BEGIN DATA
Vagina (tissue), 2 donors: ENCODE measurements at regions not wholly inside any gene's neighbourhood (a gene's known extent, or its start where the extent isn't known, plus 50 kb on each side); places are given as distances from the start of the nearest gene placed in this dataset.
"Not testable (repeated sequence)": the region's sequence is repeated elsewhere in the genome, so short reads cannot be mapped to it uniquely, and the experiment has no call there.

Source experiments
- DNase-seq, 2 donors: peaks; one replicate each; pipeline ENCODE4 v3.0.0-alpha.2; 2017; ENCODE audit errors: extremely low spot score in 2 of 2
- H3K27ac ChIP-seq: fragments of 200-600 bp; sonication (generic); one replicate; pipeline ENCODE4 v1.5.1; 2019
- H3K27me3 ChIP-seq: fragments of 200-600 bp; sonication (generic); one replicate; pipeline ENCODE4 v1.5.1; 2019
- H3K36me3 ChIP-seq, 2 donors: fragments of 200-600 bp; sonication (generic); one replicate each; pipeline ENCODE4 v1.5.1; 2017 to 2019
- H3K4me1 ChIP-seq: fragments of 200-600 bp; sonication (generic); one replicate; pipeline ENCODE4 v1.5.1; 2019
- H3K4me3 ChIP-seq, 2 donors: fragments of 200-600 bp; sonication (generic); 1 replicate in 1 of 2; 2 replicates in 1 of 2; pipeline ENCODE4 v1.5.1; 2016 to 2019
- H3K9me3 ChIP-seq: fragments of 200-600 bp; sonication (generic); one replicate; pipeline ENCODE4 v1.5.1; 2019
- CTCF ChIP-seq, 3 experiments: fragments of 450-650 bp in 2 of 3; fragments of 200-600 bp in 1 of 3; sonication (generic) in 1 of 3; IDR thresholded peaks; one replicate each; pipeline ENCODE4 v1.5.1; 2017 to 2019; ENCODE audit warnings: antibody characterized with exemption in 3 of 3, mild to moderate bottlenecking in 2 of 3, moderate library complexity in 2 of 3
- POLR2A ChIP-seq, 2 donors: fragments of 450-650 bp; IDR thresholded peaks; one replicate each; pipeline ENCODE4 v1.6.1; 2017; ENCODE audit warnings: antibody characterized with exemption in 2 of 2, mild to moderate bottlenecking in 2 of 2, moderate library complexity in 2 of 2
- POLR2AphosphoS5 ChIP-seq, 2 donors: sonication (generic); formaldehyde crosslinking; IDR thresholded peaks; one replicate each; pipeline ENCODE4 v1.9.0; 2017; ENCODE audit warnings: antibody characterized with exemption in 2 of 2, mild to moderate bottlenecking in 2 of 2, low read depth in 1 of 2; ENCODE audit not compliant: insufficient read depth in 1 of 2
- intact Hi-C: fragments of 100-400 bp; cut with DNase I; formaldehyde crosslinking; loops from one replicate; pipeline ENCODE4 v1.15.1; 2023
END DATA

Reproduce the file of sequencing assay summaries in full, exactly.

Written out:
Vagina (tissue), 2 donors: ENCODE measurements at regions not wholly inside any gene's neighbourhood (a gene's known extent, or its start where the extent isn't known, plus 50 kb on each side); places are given as distances from the start of the nearest gene placed in this dataset.
"Not testable (repeated sequence)": the region's sequence is repeated elsewhere in the genome, so short reads cannot be mapped to it uniquely, and the experiment has no call there.

Source experiments
- DNase-seq, 2 donors: peaks; one replicate each; pipeline ENCODE4 v3.0.0-alpha.2; 2017; ENCODE audit errors: extremely low spot score in 2 of 2
- H3K27ac ChIP-seq: fragments of 200-600 bp; sonication (generic); one replicate; pipeline ENCODE4 v1.5.1; 2019
- H3K27me3 ChIP-seq: fragments of 200-600 bp; sonication (generic); one replicate; pipeline ENCODE4 v1.5.1; 2019
- H3K36me3 ChIP-seq, 2 donors: fragments of 200-600 bp; sonication (generic); one replicate each; pipeline ENCODE4 v1.5.1; 2017 to 2019
- H3K4me1 ChIP-seq: fragments of 200-600 bp; sonication (generic); one replicate; pipeline ENCODE4 v1.5.1; 2019
- H3K4me3 ChIP-seq, 2 donors: fragments of 200-600 bp; sonication (generic); 1 replicate in 1 of 2; 2 replicates in 1 of 2; pipeline ENCODE4 v1.5.1; 2016 to 2019
- H3K9me3 ChIP-seq: fragments of 200-600 bp; sonication (generic); one replicate; pipeline ENCODE4 v1.5.1; 2019
- CTCF ChIP-seq, 3 experiments: fragments of 450-650 bp in 2 of 3; fragments of 200-600 bp in 1 of 3; sonication (generic) in 1 of 3; IDR thresholded peaks; one replicate each; pipeline ENCODE4 v1.5.1; 2017 to 2019; ENCODE audit warnings: antibody characterized with exemption in 3 of 3, mild to moderate bottlenecking in 2 of 3, moderate library complexity in 2 of 3
- POLR2A ChIP-seq, 2 donors: fragments of 450-650 bp; IDR thresholded peaks; one replicate each; pipeline ENCODE4 v1.6.1; 2017; ENCODE audit warnings: antibody characterized with exemption in 2 of 2, mild to moderate bottlenecking in 2 of 2, moderate library complexity in 2 of 2
- POLR2AphosphoS5 ChIP-seq, 2 donors: sonication (generic); formaldehyde crosslinking; IDR thresholded peaks; one replicate each; pipeline ENCODE4 v1.9.0; 2017; ENCODE audit warnings: antibody characterized with exemption in 2 of 2, mild to moderate bottlenecking in 2 of 2, low read depth in 1 of 2; ENCODE audit not compliant: insufficient read depth in 1 of 2
- intact Hi-C: fragments of 100-400 bp; cut with DNase I; formaldehyde crosslinking; loops from one replicate; pipeline ENCODE4 v1.15.1; 2023